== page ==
Bellona (1782 ship)

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Name: Bellona
Namesake: Bellona (goddess)
  • Boyd & Co (1782–1802)
  • Boyd & Co (1804–1811)
Operator: East India Company (1782–1802)
Builder: Woolcombe,[1] Limehouse
Launched: 1782
Captured: 1810
Fate: Scuttled after capture in 1810
General characteristics
Tons burthen: 456,[1] or 469,[2] or 472,[3][4] (bm)
  • 113 ft 5 12 in (34.6 m) (overall);[1]
  • 90 ft 0 in (27.4 m) (keel)[1]
Beam: 30 ft 10 12 in (9.4 m)[1]
Depth of hold: 10 ft 6 in (3.2 m) (overall)[1]
Complement: 30[3]
  • 1796: 10 x 6-pounder guns[3]
  • 1800: 10 × 6-pounder guns[5]
  • 1805: 16 × 9-pounder carronades[6]
  • 1811:8 × 18-pounder carronades[2]

Bellona was a three-decker merchantman launched in 1782 at Limehouse by Woolcombe for Boyd & Co. She then traded for a decade before, in 1792, commencing a series of four voyages for the British East India Company as an "extra ship", that is, on a charter contract. During the first of these voyages she transported convicts from Britain to New South Wales. French privateers captured her and the British Royal Navy recaptured her, the Royal Navy seized her once, and then finally a French privateer captured her in February 1810 and scuttled her.


EIC voyage #1 (1792-94)[edit]

Captain Matthew Boyd sailed from Gravesend, England, on 8 August 1792, bound for New South Wales and China. The government chartered Bellona for the voyage, paying £4 4s/ton (bm)/month. Bellona carried 17 female convicts, five free settlers and their families, and a cargo of stores. The free settlers were the first free settlers to come to Australia. He reached Rio de Janeiro on 18 October, and arrived at Port Jackson, New South Wales on 16 January 1793.[1] The stores were five pipes of port wine, some rum, and 3000 lbs of tobacco. Unfortunately, bad weather on the journey had spoilt a large part of the most useful articles.

After delivering convicts, settlers, and cargo, Bellona sailed for China on 19 February. On the way, in February–March, Matthew Boyd discovered a reef system near New Caledonia. The Bellona Reefs are named in honour of the ship. Bellona reached Penang on 16 May and Malacca on 23 June, and arrived at Whampoa on 22 July. She was at the Second Bar on 20 December. On 1 January 1794, five East Indiamen set out together, in order: Bombay Castle, Chesterfield, Brunswick, Minerva, and Bellona. Bellona reached St Helena 20 April 1794 and Galway on 20 July, and arrive at Long Reach on 30 August.[1]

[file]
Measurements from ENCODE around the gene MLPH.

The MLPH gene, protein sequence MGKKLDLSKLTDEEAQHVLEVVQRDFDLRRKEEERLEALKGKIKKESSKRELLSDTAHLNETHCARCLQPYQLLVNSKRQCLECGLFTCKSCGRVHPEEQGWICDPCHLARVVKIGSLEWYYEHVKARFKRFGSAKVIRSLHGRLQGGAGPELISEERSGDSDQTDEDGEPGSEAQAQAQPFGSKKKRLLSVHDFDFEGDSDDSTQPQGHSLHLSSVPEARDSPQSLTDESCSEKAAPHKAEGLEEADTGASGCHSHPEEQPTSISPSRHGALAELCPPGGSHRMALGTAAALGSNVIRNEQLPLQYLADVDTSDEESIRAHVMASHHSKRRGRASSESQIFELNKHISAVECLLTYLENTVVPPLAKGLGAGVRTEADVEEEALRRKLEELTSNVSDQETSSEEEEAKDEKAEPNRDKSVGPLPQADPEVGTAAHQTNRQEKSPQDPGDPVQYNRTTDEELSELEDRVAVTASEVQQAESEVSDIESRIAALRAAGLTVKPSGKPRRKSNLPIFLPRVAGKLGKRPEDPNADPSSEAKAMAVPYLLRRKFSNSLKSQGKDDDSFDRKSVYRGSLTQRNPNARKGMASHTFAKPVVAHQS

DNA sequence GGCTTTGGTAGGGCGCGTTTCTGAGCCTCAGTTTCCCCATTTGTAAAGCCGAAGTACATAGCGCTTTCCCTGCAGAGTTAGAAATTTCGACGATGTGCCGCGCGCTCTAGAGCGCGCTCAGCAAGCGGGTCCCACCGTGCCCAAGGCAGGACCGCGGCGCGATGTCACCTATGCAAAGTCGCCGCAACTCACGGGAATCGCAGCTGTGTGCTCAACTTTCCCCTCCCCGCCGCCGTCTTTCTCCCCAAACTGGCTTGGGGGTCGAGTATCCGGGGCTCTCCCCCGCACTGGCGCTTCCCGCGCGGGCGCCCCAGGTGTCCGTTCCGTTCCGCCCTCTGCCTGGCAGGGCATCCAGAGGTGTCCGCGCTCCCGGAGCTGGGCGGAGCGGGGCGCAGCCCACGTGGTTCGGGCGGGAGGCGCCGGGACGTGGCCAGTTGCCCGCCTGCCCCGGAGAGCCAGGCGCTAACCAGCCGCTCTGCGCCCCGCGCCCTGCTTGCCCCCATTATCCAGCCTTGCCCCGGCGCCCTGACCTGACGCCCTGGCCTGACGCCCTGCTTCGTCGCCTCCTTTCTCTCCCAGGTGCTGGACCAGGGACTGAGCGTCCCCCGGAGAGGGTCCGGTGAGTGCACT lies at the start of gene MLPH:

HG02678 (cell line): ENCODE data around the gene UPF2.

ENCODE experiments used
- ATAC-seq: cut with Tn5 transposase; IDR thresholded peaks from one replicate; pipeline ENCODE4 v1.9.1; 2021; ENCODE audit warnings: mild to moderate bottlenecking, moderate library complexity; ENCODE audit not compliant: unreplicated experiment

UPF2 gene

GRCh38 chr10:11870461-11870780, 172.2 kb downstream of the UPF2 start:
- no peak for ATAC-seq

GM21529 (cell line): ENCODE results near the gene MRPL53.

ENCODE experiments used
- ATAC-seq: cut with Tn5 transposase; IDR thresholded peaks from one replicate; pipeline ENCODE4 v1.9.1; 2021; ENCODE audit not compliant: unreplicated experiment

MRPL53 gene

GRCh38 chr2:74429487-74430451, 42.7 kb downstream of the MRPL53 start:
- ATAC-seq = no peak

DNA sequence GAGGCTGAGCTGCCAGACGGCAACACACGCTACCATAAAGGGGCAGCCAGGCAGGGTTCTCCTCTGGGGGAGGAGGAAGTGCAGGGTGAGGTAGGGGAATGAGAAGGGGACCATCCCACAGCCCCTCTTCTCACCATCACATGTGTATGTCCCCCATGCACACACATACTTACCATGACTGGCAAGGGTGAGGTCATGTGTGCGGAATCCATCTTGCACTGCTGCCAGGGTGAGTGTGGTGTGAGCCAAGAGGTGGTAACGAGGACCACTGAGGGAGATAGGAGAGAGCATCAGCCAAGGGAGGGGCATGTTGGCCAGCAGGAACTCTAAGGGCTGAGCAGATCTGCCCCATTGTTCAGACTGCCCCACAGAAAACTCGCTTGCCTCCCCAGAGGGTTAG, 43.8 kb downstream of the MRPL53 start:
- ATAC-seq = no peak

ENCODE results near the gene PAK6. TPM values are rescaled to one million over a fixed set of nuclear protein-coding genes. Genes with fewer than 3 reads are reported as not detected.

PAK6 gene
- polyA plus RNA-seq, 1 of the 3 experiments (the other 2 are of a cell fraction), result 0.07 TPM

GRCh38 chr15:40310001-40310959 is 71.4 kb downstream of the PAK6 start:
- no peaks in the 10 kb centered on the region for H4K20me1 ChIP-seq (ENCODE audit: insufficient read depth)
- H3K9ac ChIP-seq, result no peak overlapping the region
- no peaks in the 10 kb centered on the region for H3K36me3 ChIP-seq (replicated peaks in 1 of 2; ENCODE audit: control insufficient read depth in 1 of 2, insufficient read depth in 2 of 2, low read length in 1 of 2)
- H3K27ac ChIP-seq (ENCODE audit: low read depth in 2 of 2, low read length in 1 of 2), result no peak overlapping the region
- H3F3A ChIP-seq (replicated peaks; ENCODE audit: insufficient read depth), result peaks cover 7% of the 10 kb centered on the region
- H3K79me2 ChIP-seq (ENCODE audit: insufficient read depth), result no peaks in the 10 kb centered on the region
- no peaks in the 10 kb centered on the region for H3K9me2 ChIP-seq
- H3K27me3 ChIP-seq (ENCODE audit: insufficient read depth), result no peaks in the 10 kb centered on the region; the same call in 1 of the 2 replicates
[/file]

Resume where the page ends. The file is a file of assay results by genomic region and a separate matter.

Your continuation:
EIC voyage #2 (1795-96)[edit]

Captain William Ward Farrer left the Downs on 12 July 1795, bound for Bengal. Bellona arrived at Calcutta on 7 December.[1] While he was underway, he was issued a letter of marque on 19 September 1796.[3] This authorized him to take offensive action against the French or their allies, not just defensive.

On the return leg of her voyage, Bellona passed Saugor on 3 February 1796, reached the Cape on 18 April and St Helena on 5 May, and arrived at Long Reach on 8 August.[1]

EIC voyage #3 (1796-98)[edit]

Captain William Ward Farrer sailed from the Downs on 3 October 1796, bound for Madras and Amboina. Bellona reached Madras on 12 February 1797, Trincomalee on 11 March, and Pondicherry on 21 March. She returned to Madras on 26 March, reached Malacca on 6 June, and arrived at Amboina on 19 August. She left Amboina on 1 January 1798, reached the Cape on 17 March, St Helena on 15 April, and Cork on 25 June. She arrived at Long Reach on 10 July.[1]

Jamaica trader (1799-1800)[edit]

Lloyd's Register for 1799 gives the name of Bellona's owner as "Wddrbrn", her master as E. Lamb, and her trade as London-Jamaica.[7]

Lloyd's List reported on 13 June 1800 that "the Bellona, Lamb, has been taken by two French privateers, after an engagement of two hours; since retaken and arrived at Jamaica."[8] The recapture was the work of HMS Merlin, which captured the "English Ship Bellona, of Ten Guns, and Six Hundred Tons, from London, bound to Saint Lucie".[9]

EIC voyage #4 (1801-02)[edit]

Next, her owners tendered Bellona to the EIC to bring back rice from Bengal. Bellona, Edward Lamb, master, was one of 28 vessels that sailed on that mission between December 1800 and February 1801.[4]